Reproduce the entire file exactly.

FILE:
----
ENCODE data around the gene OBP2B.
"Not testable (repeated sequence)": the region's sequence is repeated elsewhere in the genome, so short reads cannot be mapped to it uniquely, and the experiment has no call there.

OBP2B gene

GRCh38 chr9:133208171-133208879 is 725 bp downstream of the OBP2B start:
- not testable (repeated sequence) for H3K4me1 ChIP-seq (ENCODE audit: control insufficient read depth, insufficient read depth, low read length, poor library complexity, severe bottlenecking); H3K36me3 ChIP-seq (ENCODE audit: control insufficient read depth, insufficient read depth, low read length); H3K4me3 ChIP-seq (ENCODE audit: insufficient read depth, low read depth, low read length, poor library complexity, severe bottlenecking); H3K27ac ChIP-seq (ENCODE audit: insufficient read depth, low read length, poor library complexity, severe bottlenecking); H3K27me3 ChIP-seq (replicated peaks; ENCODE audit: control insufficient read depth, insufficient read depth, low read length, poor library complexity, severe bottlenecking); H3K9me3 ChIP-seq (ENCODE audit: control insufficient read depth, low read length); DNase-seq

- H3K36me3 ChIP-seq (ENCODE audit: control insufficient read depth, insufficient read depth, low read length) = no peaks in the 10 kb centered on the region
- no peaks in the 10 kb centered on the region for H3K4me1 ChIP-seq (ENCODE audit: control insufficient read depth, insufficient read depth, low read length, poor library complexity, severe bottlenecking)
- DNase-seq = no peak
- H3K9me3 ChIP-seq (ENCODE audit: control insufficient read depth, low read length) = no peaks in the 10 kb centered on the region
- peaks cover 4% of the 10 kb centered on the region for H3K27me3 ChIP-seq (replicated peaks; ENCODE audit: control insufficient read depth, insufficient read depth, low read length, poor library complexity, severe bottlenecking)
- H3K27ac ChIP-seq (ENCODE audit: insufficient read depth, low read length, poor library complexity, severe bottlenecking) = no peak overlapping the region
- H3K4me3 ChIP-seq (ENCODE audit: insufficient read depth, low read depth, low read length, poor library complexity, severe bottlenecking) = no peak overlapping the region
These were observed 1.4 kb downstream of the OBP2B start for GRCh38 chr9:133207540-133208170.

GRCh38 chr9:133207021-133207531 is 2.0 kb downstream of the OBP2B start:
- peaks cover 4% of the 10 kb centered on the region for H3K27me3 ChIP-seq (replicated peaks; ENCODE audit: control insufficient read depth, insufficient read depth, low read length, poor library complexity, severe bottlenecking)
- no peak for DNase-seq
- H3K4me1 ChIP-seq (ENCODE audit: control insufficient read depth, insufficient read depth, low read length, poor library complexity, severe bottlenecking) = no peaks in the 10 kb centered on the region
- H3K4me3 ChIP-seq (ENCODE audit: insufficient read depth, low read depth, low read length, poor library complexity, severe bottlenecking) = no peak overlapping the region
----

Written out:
ENCODE data around the gene OBP2B.
"Not testable (repeated sequence)": the region's sequence is repeated elsewhere in the genome, so short reads cannot be mapped to it uniquely, and the experiment has no call there.

OBP2B gene

GRCh38 chr9:133208171-133208879 is 725 bp downstream of the OBP2B start:
- not testable (repeated sequence) for H3K4me1 ChIP-seq (ENCODE audit: control insufficient read depth, insufficient read depth, low read length, poor library complexity, severe bottlenecking); H3K36me3 ChIP-seq (ENCODE audit: control insufficient read depth, insufficient read depth, low read length); H3K4me3 ChIP-seq (ENCODE audit: insufficient read depth, low read depth, low read length, poor library complexity, severe bottlenecking); H3K27ac ChIP-seq (ENCODE audit: insufficient read depth, low read length, poor library complexity, severe bottlenecking); H3K27me3 ChIP-seq (replicated peaks; ENCODE audit: control insufficient read depth, insufficient read depth, low read length, poor library complexity, severe bottlenecking); H3K9me3 ChIP-seq (ENCODE audit: control insufficient read depth, low read length); DNase-seq

- H3K36me3 ChIP-seq (ENCODE audit: control insufficient read depth, insufficient read depth, low read length) = no peaks in the 10 kb centered on the region
- no peaks in the 10 kb centered on the region for H3K4me1 ChIP-seq (ENCODE audit: control insufficient read depth, insufficient read depth, low read length, poor library complexity, severe bottlenecking)
- DNase-seq = no peak
- H3K9me3 ChIP-seq (ENCODE audit: control insufficient read depth, low read length) = no peaks in the 10 kb centered on the region
- peaks cover 4% of the 10 kb centered on the region for H3K27me3 ChIP-seq (replicated peaks; ENCODE audit: control insufficient read depth, insufficient read depth, low read length, poor library complexity, severe bottlenecking)
- H3K27ac ChIP-seq (ENCODE audit: insufficient read depth, low read length, poor library complexity, severe bottlenecking) = no peak overlapping the region
- H3K4me3 ChIP-seq (ENCODE audit: insufficient read depth, low read depth, low read length, poor library complexity, severe bottlenecking) = no peak overlapping the region
These were observed 1.4 kb downstream of the OBP2B start for GRCh38 chr9:133207540-133208170.

GRCh38 chr9:133207021-133207531 is 2.0 kb downstream of the OBP2B start:
- peaks cover 4% of the 10 kb centered on the region for H3K27me3 ChIP-seq (replicated peaks; ENCODE audit: control insufficient read depth, insufficient read depth, low read length, poor library complexity, severe bottlenecking)
- no peak for DNase-seq
- H3K4me1 ChIP-seq (ENCODE audit: control insufficient read depth, insufficient read depth, low read length, poor library complexity, severe bottlenecking) = no peaks in the 10 kb centered on the region
- H3K4me3 ChIP-seq (ENCODE audit: insufficient read depth, low read depth, low read length, poor library complexity, severe bottlenecking) = no peak overlapping the region